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Banks start tracking BSP policy moves

Posted on December 29, 2014

PHILIPPINE banks have begun to raise their lending rates in response to two consecutive hikes in benchmark rates earlier this year, the head of the Bangko Sentral ng Pilipinas (BSP) said last week.

BSP Governor Amando M. Tetangco, Jr. told reporters that average bank lending rate increased to 5.697% in October from 5.391% in June after the central bank’s policy-setting Monetary Board elevated the reverse repurchase (RRP) -- or overnight borrowing -- rate by a total of 50 basis points (bps) in its meetings last July 31 and Sept. 11.

“[T]he cumulative 50-bp increase in the overnight RRP rate... had a pass-through of 61.2% to bank lending rates as of end-October... The incomplete pass-through of policy rate adjustments to bank lending rates could be attributed in part to ample liquidity in the financial system,” Mr. Tetangco said.

Last July 31, the Monetary Board had raised overnight borrowing and lending rates to 3.75% and 5.75%, respectively, from record lows of 3.5% and 5.5% as a “preemptive” move to anchor upside risks to inflation. The adjustments were the first since October 2012 when they were trimmed also by 25 bps.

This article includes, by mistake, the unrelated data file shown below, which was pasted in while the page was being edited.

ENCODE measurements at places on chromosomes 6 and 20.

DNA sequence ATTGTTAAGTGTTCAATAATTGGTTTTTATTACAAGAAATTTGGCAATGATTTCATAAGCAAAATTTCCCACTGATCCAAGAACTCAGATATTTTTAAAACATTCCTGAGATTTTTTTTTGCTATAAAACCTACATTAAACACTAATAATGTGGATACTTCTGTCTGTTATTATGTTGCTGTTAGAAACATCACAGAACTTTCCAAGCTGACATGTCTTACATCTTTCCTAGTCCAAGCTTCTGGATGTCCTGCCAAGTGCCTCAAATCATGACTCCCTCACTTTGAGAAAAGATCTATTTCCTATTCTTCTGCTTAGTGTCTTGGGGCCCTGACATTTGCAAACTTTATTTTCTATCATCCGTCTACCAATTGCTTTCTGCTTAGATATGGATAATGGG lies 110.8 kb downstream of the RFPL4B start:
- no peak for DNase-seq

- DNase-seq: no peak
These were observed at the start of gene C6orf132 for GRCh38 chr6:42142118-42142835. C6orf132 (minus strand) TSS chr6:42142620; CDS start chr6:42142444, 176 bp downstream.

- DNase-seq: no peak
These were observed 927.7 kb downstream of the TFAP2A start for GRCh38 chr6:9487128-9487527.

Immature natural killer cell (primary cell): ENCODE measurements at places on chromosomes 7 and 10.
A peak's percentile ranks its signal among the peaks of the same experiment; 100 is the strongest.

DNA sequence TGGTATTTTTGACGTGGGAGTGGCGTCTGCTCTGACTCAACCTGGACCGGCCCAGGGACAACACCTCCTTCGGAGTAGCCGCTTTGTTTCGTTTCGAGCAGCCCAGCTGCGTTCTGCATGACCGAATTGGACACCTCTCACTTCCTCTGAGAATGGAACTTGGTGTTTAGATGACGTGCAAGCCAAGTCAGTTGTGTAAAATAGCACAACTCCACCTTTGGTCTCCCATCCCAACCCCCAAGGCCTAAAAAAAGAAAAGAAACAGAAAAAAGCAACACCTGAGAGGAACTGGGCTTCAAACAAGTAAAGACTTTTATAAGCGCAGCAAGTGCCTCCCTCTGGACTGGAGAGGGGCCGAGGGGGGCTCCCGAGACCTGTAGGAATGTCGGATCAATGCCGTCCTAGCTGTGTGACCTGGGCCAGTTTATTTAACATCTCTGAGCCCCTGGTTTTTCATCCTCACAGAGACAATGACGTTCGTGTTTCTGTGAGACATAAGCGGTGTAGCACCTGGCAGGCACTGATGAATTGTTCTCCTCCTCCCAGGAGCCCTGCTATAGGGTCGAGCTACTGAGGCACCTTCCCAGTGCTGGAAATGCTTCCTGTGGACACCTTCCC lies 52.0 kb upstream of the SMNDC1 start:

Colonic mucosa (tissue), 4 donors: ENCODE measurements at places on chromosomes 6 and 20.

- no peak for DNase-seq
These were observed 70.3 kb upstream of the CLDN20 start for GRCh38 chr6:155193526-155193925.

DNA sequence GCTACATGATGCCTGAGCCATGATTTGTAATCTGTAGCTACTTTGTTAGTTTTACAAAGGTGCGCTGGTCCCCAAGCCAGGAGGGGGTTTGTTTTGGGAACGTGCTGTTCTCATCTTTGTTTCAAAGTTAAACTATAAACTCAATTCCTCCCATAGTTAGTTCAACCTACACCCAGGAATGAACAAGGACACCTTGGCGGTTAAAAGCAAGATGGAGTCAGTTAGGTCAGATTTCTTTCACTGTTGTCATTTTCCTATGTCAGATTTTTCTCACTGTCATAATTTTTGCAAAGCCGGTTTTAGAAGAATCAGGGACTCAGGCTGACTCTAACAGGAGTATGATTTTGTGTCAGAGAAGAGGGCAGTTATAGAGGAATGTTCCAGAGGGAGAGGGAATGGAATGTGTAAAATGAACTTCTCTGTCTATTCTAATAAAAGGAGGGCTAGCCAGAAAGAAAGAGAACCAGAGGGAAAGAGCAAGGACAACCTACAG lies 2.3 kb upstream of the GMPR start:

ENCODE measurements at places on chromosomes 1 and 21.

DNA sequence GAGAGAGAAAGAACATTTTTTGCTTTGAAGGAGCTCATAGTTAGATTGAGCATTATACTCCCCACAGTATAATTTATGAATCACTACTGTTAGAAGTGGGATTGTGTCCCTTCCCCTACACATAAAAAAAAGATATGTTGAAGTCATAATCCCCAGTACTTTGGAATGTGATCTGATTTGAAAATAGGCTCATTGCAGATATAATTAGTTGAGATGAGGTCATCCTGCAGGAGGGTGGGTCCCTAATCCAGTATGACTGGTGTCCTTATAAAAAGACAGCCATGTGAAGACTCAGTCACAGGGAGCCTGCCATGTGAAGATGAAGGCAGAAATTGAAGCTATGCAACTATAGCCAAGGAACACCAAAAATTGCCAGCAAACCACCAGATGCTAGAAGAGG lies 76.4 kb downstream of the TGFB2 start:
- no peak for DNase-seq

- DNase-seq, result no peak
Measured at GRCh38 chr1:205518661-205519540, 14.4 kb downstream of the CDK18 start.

At its next meeting on Sept. 11, the board took “stronger policy action” to rein in persistently elevated inflation expectations by raising both special deposit account (SDA) and key policy rates by 25 bps anew.

Before these moves, monetary authorities hiked bank reserve requirement ratios by one percentage point each during their March 28 and May 8 meetings in a bid to curb fast liquidity growth, while the SDA rate was raised across all tenors last June 19.

Monetary policy has now shifted to neutral gear when the board kept all its instruments steady in its Oct. 23 and Dec. 11 meetings in the face of easing inflationary pressures.

The rise in prices of widely used goods decelerated to its slowest pace in a year in November to 3.7%, which settled within the BSP’s 3.5-4.3% estimate for that month and compared to the 4.3% seen in October.

That brought the year-to-date inflation to 4.3%, just above the midpoint of the central bank’s 3-5% target for the entire year.

For this month, Mr. Tetangco had said last Dec. 23 that inflation could have eased further to 2.4-3.2% amid reduced commodity and utility costs.

The low end of the central bank’s estimate for this month would be the slowest recorded since the 2.1% seen in August, while the high end would be the slowest since November 2013’s 3.3%.

The Philippine Statistics Authority is scheduled to report official December inflation data and 2014 full-year average on Jan. 6.

“Going forward, the BSP will continue to monitor evolving price trends to ensure price stability conducive to a balanced and sustainable economic growth,” Mr. Tetangco said.

“The BSP stands ready to implement measures that safeguard its medium-term inflation target.”

The central bank expects inflation to settle within a lower range of 2-4% next year and in 2016. -- Daryll Edisonn D. Saclag